JEL: C83 C91 D63 D83 D91 H23
    Date: 2019–12
  7. By: Natalia Jimenez (Department of Economics, Universidad Pablo de Olavide & Middlesex University); Elena Molis-Bañales (Departamento de Teoria e Historia Economica, University of Granada & Globe); Angel Solano-Garcia (Departamento de Teoria e Historia Economica, University of Granada & Globe)
    Abstract: The main purpose of this paper is to shed some light on the voting behavior of low-income voters over income redistribution. To this end, we test a model based on Meltzer and Richard’s (1981) framework through a lab experiment in which individuals vote over two exogenous tax rates and their pre-tax income is determined according to their performance in a real-effort task. We classify individuals into high-skilled and low-skilled participants according to their performance in a tournament at the beginning of the experiment. We find that a large proportion of low-skilled workers vote for the lowest tax rate (the one that gives them the lowest payoff), especially when the alternative tax rate is very high. However, this proportion is significantly reduced in treatments in which the subjects are given extra information about how the tax operates in redistributing income. This result suggests that the lack of information about the role of taxes in income redistribution may be an important factor in explaining the counter-intuitive voting behavior of low-income voters over income redistribution. We also find that both the prospect of upward mobility and the belief in the negative effect of taxes on productivity make low-income voters support low tax rates, especially when the alternative tax rate is very high.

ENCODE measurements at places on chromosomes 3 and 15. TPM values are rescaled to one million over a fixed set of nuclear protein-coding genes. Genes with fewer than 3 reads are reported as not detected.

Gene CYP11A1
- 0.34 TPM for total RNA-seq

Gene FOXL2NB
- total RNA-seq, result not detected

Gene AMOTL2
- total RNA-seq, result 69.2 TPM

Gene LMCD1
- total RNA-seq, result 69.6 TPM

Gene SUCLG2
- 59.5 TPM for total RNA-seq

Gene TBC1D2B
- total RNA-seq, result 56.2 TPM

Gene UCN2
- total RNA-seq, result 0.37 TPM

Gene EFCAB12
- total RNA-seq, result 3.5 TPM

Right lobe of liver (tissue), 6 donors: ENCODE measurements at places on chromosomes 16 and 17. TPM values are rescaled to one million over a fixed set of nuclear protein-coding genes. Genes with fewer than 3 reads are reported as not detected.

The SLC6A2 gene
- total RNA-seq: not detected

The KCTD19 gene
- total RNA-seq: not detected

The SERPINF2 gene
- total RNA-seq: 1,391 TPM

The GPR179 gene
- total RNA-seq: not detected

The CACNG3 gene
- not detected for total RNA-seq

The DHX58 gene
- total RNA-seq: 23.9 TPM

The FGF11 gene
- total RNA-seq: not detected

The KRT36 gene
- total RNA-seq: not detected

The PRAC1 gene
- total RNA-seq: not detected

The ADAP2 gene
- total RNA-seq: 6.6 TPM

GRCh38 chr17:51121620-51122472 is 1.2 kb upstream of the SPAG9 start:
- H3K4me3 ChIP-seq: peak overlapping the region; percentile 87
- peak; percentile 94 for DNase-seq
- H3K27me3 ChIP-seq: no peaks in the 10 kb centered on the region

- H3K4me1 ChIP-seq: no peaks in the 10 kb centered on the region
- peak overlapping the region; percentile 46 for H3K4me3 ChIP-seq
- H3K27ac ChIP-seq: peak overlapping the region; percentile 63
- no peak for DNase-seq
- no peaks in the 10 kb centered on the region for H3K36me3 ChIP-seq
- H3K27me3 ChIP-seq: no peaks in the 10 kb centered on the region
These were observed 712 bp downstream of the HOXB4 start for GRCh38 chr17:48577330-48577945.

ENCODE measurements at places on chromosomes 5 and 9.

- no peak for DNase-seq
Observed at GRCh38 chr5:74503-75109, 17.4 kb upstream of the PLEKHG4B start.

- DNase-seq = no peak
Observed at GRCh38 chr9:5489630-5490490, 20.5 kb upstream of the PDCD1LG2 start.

Keywords: income inequality, income redistribution, voting, taxation, real-effort task.
    JEL: C92 D72 H30 J41
    Date: 2019–12
  8. By: Francisco González-Gómez (Department of Applied Economics. University of Granada; and Water Research Institute, Spain); Andrés J. Picazo-Tadeo (Department of Applied Economics II. University of Valencia; and Joint Research Group INTECO, Spain); Marta Suárez-Varela (Department of Economic Structure and Development Economics. Autonomous University of Madrid, Spain)